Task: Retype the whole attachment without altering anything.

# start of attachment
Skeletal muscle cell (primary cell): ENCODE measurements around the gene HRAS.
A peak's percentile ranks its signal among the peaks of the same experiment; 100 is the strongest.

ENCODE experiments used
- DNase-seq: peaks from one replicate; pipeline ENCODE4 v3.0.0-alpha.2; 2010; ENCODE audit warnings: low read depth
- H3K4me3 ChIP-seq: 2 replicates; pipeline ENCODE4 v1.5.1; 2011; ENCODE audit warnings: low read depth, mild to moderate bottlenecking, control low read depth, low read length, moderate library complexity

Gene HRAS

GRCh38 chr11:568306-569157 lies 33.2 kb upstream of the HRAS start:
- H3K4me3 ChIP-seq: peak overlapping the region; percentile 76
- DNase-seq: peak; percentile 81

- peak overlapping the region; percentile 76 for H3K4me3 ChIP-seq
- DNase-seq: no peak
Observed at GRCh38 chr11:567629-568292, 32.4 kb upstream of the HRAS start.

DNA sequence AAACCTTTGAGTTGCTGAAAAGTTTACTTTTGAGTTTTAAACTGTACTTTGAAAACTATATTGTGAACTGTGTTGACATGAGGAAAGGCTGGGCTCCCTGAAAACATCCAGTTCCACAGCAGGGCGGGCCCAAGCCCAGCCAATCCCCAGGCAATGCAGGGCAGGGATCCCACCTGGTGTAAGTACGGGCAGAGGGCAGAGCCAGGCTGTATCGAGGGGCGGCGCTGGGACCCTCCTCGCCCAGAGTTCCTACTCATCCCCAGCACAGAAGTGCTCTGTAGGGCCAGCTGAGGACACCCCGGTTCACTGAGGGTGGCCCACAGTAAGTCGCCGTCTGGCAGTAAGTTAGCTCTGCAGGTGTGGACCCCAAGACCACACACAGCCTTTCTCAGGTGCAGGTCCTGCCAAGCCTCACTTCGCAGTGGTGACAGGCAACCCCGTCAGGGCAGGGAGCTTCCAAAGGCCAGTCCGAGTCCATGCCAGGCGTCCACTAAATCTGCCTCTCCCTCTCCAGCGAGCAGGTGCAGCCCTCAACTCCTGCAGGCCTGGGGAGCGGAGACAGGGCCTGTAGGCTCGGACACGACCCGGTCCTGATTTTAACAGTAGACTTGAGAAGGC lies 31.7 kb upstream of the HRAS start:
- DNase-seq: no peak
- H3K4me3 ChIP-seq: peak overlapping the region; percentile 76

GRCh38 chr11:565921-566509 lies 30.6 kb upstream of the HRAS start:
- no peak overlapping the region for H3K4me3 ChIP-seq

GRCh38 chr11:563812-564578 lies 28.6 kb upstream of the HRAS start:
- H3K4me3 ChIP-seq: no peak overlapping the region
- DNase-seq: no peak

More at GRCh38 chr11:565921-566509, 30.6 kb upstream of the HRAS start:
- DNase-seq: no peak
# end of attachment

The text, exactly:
Skeletal muscle cell (primary cell): ENCODE measurements around the gene HRAS.
A peak's percentile ranks its signal among the peaks of the same experiment; 100 is the strongest.

ENCODE experiments used
- DNase-seq: peaks from one replicate; pipeline ENCODE4 v3.0.0-alpha.2; 2010; ENCODE audit warnings: low read depth
- H3K4me3 ChIP-seq: 2 replicates; pipeline ENCODE4 v1.5.1; 2011; ENCODE audit warnings: low read depth, mild to moderate bottlenecking, control low read depth, low read length, moderate library complexity

Gene HRAS

GRCh38 chr11:568306-569157 lies 33.2 kb upstream of the HRAS start:
- H3K4me3 ChIP-seq: peak overlapping the region; percentile 76
- DNase-seq: peak; percentile 81

- peak overlapping the region; percentile 76 for H3K4me3 ChIP-seq
- DNase-seq: no peak
Observed at GRCh38 chr11:567629-568292, 32.4 kb upstream of the HRAS start.

DNA sequence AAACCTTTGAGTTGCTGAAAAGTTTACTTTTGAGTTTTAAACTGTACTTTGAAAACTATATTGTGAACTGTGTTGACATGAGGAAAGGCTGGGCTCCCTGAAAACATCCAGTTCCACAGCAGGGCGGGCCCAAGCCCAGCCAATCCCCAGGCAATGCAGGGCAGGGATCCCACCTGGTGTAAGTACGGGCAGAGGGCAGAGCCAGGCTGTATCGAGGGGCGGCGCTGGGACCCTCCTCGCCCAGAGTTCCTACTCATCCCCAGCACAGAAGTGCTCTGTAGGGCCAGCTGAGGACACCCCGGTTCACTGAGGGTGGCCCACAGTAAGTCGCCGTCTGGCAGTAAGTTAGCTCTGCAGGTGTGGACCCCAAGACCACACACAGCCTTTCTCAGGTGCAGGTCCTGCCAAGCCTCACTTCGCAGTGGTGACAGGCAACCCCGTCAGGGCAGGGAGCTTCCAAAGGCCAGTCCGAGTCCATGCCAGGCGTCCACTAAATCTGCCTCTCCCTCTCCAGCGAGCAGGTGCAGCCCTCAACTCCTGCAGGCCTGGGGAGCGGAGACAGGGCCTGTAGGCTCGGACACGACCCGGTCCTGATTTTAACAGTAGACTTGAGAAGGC lies 31.7 kb upstream of the HRAS start:
- DNase-seq: no peak
- H3K4me3 ChIP-seq: peak overlapping the region; percentile 76

GRCh38 chr11:565921-566509 lies 30.6 kb upstream of the HRAS start:
- no peak overlapping the region for H3K4me3 ChIP-seq

GRCh38 chr11:563812-564578 lies 28.6 kb upstream of the HRAS start:
- H3K4me3 ChIP-seq: no peak overlapping the region
- DNase-seq: no peak

More at GRCh38 chr11:565921-566509, 30.6 kb upstream of the HRAS start:
- DNase-seq: no peak